I own a copy of VisiCalc. It is only some 20 years old and there is not a single computer on the market today that will run it. I might be able to find a functioning used system, but by the time the copyright expires some 100 years from now, even that is unlikely. Thus, the point of providing copyright, to add to human knowledge and to provide new tools, will be gone. No one will ever be able to use VisiCalc or any other piece of copyright-protected software once it falls into the public domain. Society will never get the benefit it is supposed to derive from the generous protections it granted the holders.
If we were to reduce the copyright to five years, I doubt one single recording artist, writer, or other creative person would stop producing, but we would create a vast library of material available to the public for free. That was the idea, to reward artists but to also have much material available for free. I don't think Walt Disney, being dead and all, has been given great new incentive to create something as nice as Mickey Mouse, but the public has sure been robbed of its rightful use to that material.
The easiest, fairest and simplest solution to limit piracy is to create a better alternative, that vast, free library. We can do that by shortening the length of copyright to five years. Let's see how much the media supports that idea.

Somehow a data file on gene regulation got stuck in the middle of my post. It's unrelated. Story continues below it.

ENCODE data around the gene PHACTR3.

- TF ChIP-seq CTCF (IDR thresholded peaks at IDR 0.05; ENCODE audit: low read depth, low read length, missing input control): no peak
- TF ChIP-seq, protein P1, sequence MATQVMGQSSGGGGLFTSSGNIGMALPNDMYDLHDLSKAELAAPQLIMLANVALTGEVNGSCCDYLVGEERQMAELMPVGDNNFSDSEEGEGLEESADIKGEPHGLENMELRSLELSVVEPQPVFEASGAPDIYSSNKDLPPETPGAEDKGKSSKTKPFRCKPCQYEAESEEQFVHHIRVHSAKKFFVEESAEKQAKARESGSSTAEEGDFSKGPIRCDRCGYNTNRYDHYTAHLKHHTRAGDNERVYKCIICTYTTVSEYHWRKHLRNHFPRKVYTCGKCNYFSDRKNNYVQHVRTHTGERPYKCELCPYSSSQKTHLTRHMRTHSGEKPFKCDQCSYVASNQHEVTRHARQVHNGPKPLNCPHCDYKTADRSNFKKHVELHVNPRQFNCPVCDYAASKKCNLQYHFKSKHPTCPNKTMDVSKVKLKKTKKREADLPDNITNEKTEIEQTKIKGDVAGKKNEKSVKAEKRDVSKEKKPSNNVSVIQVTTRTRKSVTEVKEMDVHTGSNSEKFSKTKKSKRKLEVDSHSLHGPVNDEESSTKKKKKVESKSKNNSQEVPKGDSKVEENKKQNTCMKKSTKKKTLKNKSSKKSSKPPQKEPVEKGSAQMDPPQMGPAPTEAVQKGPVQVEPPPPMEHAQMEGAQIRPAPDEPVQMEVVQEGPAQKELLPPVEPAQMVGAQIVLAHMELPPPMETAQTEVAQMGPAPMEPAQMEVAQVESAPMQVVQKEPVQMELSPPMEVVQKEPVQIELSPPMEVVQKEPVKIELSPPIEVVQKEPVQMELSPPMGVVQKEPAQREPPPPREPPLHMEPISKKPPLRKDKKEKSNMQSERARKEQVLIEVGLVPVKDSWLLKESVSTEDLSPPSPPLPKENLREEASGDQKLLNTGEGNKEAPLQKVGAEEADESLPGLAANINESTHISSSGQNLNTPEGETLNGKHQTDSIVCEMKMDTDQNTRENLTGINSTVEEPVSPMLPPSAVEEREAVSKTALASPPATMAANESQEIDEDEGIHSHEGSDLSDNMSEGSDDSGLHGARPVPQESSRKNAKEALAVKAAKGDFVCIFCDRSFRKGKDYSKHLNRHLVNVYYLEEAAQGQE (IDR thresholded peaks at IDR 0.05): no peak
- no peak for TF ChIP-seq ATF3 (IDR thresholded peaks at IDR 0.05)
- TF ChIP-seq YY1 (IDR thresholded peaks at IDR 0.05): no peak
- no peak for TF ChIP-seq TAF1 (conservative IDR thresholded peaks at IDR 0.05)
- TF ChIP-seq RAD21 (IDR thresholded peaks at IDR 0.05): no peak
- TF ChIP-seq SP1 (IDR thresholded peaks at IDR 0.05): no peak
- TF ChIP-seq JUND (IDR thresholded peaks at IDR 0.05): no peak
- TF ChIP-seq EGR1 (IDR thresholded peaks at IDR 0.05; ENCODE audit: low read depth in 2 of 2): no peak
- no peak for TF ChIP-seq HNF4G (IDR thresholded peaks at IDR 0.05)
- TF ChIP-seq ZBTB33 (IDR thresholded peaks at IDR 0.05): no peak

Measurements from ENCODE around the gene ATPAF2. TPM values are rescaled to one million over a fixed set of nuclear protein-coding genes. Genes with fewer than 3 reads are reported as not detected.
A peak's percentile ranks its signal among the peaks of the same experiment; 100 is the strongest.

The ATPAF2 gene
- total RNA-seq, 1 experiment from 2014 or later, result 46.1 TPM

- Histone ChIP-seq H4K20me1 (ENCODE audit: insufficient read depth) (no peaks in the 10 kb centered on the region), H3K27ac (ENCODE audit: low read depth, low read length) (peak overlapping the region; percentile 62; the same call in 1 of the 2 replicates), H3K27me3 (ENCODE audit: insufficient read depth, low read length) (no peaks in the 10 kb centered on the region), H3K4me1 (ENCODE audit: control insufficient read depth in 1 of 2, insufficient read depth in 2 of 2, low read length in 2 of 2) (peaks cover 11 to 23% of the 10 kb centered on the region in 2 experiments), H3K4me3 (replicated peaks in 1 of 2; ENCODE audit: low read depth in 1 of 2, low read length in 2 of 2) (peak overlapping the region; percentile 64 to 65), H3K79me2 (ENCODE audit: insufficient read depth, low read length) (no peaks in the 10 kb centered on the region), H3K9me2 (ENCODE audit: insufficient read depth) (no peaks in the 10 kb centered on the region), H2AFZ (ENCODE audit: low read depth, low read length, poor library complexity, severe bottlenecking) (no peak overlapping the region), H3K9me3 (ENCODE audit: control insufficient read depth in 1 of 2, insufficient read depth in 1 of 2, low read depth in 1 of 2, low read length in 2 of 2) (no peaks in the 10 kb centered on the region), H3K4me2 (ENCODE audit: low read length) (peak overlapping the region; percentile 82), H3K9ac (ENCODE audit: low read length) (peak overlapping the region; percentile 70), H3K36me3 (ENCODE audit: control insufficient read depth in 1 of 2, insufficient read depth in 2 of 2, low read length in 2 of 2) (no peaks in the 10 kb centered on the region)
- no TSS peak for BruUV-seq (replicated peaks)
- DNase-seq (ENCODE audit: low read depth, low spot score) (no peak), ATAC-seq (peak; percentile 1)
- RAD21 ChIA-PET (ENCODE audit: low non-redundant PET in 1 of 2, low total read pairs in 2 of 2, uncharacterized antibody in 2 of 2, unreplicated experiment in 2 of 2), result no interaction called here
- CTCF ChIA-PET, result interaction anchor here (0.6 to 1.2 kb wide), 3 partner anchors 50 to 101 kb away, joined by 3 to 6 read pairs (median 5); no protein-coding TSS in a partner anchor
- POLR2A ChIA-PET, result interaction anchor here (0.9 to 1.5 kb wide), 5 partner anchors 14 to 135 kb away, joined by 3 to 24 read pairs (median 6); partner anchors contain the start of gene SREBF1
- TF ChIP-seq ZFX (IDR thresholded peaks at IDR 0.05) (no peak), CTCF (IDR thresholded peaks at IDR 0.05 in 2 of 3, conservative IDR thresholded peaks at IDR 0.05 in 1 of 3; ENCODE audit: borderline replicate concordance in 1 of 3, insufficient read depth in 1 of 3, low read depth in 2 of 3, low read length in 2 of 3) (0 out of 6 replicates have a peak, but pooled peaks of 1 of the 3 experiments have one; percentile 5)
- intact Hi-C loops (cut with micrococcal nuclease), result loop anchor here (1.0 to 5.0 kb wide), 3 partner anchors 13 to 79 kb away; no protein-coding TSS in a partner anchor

-- Stephen R. Stapleton
The EFF has greatly aggravated me. Their argument for legalizing file sharing is mostly rhetoric, based on sympathy for the "victims" of the RIAA. Believe me, I sympathize with them, I'm livid over the way they're being treated, and I think that something should be done about it, but how exactly can one call this the "big picture"? That's the smallest possible picture, it's short-term and immediate, it's a red herring. And the reason it upsets me is that, being a file-sharing advocate, they're supposedly on "my side"; I will be tarred with the same brush as them. And they do deserve a good tarring.
My own take on things follows a tack that both the EFF and Mr. Matthews explicitly stood against. It's a concept that our culture automatically dismisses before the thought is even completed, but ultimately, I think that we will have to learn to abandon consumer privacy. Matthews himself realized that this would allow a fair system of micropayment compensation, but he becomes guilty of bad debate when he invokes fear of the Big Bad Government knowing everything we do.
First, everyone would have access to the same information, not just the government, so it couldn't be treated as "dirty little secrets" and used for leverage. Second, before such a scheme was adopted, the government would naturally have to be playing by the same rules. The truest sense of public security comes when all the doors are opened, not when they're all closed.
This would of course have to be a voluntary system, but with the right infrastructure it could be made so attractive in terms of convenience and financial benefit that effectively everyone would sign on, including (in fact, especially!) government and big business.
We'd also have to lose our cultural embarrassment over downloading porn. Hmm... well, I guess we'll see the first implementations in Europe instead of here.
-- Lief Clennon
What is the real value of content and what is the real value of distribution?